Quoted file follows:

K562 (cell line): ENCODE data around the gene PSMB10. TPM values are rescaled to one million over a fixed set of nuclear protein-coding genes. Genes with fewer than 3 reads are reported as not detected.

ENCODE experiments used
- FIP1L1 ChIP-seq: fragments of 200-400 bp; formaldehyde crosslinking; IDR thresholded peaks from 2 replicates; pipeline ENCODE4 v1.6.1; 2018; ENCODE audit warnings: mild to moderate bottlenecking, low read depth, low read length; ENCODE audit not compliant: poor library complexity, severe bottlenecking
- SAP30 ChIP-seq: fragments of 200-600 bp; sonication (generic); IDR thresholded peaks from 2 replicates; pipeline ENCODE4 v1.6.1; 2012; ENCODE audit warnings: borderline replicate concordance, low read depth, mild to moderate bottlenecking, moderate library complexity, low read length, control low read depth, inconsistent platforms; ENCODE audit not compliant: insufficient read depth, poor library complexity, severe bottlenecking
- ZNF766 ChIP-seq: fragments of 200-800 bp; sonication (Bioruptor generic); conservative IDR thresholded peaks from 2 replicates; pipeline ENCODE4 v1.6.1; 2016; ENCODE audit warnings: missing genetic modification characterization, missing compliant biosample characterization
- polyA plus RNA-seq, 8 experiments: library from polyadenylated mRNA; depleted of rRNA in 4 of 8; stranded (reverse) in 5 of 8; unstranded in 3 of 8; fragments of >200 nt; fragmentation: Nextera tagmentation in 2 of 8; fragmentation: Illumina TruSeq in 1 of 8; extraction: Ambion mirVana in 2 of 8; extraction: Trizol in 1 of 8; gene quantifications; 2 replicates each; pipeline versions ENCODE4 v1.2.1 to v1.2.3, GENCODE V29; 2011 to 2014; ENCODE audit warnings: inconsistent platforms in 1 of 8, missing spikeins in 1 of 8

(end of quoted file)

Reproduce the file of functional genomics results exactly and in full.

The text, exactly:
K562 (cell line): ENCODE data around the gene PSMB10. TPM values are rescaled to one million over a fixed set of nuclear protein-coding genes. Genes with fewer than 3 reads are reported as not detected.

ENCODE experiments used
- FIP1L1 ChIP-seq: fragments of 200-400 bp; formaldehyde crosslinking; IDR thresholded peaks from 2 replicates; pipeline ENCODE4 v1.6.1; 2018; ENCODE audit warnings: mild to moderate bottlenecking, low read depth, low read length; ENCODE audit not compliant: poor library complexity, severe bottlenecking
- SAP30 ChIP-seq: fragments of 200-600 bp; sonication (generic); IDR thresholded peaks from 2 replicates; pipeline ENCODE4 v1.6.1; 2012; ENCODE audit warnings: borderline replicate concordance, low read depth, mild to moderate bottlenecking, moderate library complexity, low read length, control low read depth, inconsistent platforms; ENCODE audit not compliant: insufficient read depth, poor library complexity, severe bottlenecking
- ZNF766 ChIP-seq: fragments of 200-800 bp; sonication (Bioruptor generic); conservative IDR thresholded peaks from 2 replicates; pipeline ENCODE4 v1.6.1; 2016; ENCODE audit warnings: missing genetic modification characterization, missing compliant biosample characterization
- polyA plus RNA-seq, 8 experiments: library from polyadenylated mRNA; depleted of rRNA in 4 of 8; stranded (reverse) in 5 of 8; unstranded in 3 of 8; fragments of >200 nt; fragmentation: Nextera tagmentation in 2 of 8; fragmentation: Illumina TruSeq in 1 of 8; extraction: Ambion mirVana in 2 of 8; extraction: Trizol in 1 of 8; gene quantifications; 2 replicates each; pipeline versions ENCODE4 v1.2.1 to v1.2.3, GENCODE V29; 2011 to 2014; ENCODE audit warnings: inconsistent platforms in 1 of 8, missing spikeins in 1 of 8